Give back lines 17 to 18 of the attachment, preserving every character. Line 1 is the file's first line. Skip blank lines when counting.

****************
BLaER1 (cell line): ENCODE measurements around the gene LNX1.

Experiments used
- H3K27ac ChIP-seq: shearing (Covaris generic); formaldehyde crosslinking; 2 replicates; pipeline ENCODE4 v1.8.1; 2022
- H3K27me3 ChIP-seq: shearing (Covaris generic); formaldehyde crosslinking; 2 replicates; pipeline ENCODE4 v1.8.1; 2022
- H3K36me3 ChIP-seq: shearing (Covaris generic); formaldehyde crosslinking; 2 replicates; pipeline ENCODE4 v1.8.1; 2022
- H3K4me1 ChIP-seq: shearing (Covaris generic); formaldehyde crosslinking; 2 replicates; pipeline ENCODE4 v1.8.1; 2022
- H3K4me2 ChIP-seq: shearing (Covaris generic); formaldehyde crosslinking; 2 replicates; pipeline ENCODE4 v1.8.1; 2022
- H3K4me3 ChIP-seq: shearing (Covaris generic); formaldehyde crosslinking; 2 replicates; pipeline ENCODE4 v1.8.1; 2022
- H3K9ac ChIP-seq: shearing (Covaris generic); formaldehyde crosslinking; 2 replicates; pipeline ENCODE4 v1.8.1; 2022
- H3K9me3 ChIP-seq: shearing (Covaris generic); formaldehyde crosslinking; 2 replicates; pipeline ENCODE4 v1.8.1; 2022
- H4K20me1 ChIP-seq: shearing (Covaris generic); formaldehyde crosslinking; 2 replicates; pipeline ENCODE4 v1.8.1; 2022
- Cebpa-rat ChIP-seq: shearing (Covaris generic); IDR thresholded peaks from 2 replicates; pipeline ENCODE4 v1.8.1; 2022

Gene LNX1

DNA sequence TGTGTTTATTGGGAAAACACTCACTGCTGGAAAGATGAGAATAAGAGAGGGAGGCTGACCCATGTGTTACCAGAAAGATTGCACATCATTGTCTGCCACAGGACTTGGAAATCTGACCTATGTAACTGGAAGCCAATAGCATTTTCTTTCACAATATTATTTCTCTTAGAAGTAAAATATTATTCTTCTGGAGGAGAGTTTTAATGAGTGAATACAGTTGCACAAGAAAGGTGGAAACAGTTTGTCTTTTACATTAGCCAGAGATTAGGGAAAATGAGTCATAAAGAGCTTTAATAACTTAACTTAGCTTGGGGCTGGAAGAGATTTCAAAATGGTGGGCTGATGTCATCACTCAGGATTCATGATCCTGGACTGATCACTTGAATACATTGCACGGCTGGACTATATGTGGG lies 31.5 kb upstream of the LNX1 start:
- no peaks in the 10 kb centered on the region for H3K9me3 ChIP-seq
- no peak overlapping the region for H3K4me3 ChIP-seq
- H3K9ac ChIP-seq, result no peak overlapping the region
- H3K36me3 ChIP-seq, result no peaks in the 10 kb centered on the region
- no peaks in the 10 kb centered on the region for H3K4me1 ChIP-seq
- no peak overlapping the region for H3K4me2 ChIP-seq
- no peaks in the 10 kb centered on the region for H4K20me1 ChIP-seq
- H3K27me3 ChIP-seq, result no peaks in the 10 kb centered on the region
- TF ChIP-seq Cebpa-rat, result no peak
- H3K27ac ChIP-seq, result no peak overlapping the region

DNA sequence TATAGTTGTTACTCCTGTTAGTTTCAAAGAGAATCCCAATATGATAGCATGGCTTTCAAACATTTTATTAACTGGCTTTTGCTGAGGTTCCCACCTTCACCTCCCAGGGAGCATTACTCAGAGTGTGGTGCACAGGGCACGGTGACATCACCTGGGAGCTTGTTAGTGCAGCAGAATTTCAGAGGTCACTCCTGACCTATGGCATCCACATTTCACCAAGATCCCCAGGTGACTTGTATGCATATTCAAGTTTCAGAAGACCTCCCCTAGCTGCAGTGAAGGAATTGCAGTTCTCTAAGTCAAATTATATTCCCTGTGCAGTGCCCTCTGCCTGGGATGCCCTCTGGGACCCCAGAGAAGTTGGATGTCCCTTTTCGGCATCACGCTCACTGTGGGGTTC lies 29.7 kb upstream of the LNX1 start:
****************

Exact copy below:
- H3K9ac ChIP-seq, result no peak overlapping the region
- H3K36me3 ChIP-seq, result no peaks in the 10 kb centered on the region